This year's Values Voters Summit reignited the question: Should voters base their decisions on the religion of a candidate? Robert Jeffress, pastor of First Baptist Church of Dallas, said he supported Rick Perry because he is "a born-again follower of the Lord Jesus Christ." In the wake of the controversy, conservative Christians appear split over the question. Chuck Colson said religion should not be a test for a candidate, while Family Research Council president Tony Perkins said evangelicals should prefer a Christian, all else being equal.
In an interview with CNN, Jeffress said, "I think Mitt Romney's a good, moral man, but I think those of us who are born-again followers of Christ should always prefer a competent Christian to a competent - to a competent non-Christian like Mitt Romney." This position is not new for Jeffress. In 2008, he made similar statements on Romney and called for Christians to vote only for other Christians.
Texas megachurch pastor Joel Osteen said earlier this week that he considers Mormons to be Christians, continuing the discussion of whether Mormonism is a Christian faith.
FRC's Perkins said he agreed that "all else being equal, a Christian leader is to be preferred over a non-Christian." In a nationally broadcast radio message, Perkins said, "If voters can consider a candidate's party and that party's platform they can consider a candidate's religion and the tenets of that faith. We should prefer mature, qualified Christians for public office over those who reject the orthodox teachings of Scripture."
Colson used his radio message to make a counterargument. "I want to say this to every Christian listening to my voice: Let's stop criticizing candidates for their religious convictions," Colson said.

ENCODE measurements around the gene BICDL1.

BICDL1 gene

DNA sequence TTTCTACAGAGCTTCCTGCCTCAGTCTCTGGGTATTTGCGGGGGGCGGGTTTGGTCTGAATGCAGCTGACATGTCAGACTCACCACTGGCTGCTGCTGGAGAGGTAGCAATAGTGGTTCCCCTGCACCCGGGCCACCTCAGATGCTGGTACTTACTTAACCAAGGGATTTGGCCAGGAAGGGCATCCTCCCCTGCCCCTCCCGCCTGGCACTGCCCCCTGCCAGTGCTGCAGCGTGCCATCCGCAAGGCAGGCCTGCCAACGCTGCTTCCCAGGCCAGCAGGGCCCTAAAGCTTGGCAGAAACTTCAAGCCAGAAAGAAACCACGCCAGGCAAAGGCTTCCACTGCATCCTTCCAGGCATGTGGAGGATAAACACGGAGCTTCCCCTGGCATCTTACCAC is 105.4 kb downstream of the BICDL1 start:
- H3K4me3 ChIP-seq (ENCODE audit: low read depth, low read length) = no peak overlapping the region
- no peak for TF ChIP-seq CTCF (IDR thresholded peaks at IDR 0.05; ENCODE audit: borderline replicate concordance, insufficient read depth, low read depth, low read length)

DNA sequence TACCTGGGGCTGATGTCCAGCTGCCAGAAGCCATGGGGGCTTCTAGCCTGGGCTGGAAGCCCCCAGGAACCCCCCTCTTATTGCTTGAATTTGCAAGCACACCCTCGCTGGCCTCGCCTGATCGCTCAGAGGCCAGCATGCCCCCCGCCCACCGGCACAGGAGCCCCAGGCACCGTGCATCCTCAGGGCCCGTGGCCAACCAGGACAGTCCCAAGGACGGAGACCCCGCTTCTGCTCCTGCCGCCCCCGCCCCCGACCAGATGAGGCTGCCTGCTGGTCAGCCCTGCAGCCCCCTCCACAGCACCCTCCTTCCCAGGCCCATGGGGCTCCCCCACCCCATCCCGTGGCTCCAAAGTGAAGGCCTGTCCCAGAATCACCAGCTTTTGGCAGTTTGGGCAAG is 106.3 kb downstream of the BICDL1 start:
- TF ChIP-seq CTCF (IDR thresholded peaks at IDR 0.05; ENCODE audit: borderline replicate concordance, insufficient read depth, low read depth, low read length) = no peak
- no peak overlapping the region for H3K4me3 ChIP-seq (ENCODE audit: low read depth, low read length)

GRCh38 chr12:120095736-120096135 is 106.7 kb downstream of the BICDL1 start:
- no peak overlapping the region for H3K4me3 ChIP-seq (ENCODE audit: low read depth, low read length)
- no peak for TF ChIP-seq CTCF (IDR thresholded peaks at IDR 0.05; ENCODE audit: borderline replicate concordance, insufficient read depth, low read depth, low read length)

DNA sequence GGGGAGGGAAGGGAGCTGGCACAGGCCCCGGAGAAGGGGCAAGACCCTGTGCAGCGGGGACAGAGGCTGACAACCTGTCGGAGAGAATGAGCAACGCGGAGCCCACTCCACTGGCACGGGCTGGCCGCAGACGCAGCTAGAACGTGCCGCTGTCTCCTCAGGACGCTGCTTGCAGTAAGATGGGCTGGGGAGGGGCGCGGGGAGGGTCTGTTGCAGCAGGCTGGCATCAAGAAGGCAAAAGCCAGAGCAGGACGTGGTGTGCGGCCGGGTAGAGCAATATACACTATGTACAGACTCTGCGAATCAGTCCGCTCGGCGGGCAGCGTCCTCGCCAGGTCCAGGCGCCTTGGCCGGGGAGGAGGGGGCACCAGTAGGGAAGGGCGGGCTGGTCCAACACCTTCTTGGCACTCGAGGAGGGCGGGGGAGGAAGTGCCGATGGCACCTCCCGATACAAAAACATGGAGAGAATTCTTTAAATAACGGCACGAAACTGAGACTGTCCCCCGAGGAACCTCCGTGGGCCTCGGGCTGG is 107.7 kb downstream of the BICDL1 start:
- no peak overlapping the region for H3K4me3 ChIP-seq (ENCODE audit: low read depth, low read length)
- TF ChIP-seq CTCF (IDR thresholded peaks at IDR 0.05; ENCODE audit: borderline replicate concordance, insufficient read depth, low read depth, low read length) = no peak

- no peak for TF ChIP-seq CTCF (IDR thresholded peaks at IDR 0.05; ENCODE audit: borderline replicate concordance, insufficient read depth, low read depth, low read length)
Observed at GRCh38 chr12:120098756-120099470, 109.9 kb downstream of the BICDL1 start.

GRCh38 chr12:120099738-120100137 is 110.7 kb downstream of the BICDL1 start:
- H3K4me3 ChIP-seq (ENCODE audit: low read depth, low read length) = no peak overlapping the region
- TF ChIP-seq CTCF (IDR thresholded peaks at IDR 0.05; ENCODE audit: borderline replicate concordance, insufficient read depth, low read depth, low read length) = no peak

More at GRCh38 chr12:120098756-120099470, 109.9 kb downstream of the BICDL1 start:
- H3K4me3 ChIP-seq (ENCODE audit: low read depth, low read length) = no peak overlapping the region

Colson referenced the Constitution, which states that there should be no religious test for public office. "The public statements of some evangelicals that they wouldn't vote for Romney because of his Mormonism would cause the Founding Fathers to spin in their graves," Colson said.
According to Perkins, the question of a religious test was about the government, not the voters.
"Many so-called journalists have gone apoplectic claiming such a bigoted position violates Article 6 of the Constitution, how absurd," Perkins said. "The article reads Congress may not require religious tests for an office. The Constitution restricts what the government can require not what individuals can consider."
Al Mohler, Colson, Perkins, and Jeffress each agree on one issue: none of them consider Mormonism to be a Christian faith.
"Having said that, there may be no other group of people I appreciate more as co-belligerents than the Mormons," Colson said. "They are stalwarts on life, traditional marriage, and religious liberty issues."
Overall, Colson said the debate over religion and voting was a distraction.
"Stop talking about the candidates' religion. It's distracting and it marginalizes Christianity in the public debate," Colson said. "Let's continue instead to work to advance the Kingdom of God and pick, to the best of our ability, a candidate of competence and sound character who will preserve order and promote justice in our land."